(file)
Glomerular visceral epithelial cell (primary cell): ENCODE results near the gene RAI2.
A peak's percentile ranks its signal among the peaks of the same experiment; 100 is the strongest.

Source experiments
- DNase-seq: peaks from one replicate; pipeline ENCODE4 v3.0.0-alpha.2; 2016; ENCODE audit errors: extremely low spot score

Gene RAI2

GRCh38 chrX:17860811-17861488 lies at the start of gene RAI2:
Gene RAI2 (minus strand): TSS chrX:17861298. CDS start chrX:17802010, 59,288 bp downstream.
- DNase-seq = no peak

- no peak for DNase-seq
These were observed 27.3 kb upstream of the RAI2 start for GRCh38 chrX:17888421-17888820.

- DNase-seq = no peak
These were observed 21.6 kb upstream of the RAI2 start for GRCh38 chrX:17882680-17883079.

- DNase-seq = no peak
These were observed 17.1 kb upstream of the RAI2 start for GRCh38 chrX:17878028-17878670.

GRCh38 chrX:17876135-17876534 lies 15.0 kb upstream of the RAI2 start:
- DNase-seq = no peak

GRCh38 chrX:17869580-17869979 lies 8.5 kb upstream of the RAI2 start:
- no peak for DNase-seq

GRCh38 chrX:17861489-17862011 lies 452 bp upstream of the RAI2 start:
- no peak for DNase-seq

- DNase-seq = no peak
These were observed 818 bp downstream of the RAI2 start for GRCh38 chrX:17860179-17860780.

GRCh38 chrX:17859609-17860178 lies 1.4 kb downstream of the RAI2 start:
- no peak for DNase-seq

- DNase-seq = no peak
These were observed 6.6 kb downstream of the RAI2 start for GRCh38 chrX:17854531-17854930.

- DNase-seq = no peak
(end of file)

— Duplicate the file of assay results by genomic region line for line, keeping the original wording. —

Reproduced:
Glomerular visceral epithelial cell (primary cell): ENCODE results near the gene RAI2.
A peak's percentile ranks its signal among the peaks of the same experiment; 100 is the strongest.

Source experiments
- DNase-seq: peaks from one replicate; pipeline ENCODE4 v3.0.0-alpha.2; 2016; ENCODE audit errors: extremely low spot score

Gene RAI2

GRCh38 chrX:17860811-17861488 lies at the start of gene RAI2:
Gene RAI2 (minus strand): TSS chrX:17861298. CDS start chrX:17802010, 59,288 bp downstream.
- DNase-seq = no peak

- no peak for DNase-seq
These were observed 27.3 kb upstream of the RAI2 start for GRCh38 chrX:17888421-17888820.

- DNase-seq = no peak
These were observed 21.6 kb upstream of the RAI2 start for GRCh38 chrX:17882680-17883079.

- DNase-seq = no peak
These were observed 17.1 kb upstream of the RAI2 start for GRCh38 chrX:17878028-17878670.

GRCh38 chrX:17876135-17876534 lies 15.0 kb upstream of the RAI2 start:
- DNase-seq = no peak

GRCh38 chrX:17869580-17869979 lies 8.5 kb upstream of the RAI2 start:
- no peak for DNase-seq

GRCh38 chrX:17861489-17862011 lies 452 bp upstream of the RAI2 start:
- no peak for DNase-seq

- DNase-seq = no peak
These were observed 818 bp downstream of the RAI2 start for GRCh38 chrX:17860179-17860780.

GRCh38 chrX:17859609-17860178 lies 1.4 kb downstream of the RAI2 start:
- no peak for DNase-seq

- DNase-seq = no peak
These were observed 6.6 kb downstream of the RAI2 start for GRCh38 chrX:17854531-17854930.

- DNase-seq = no peak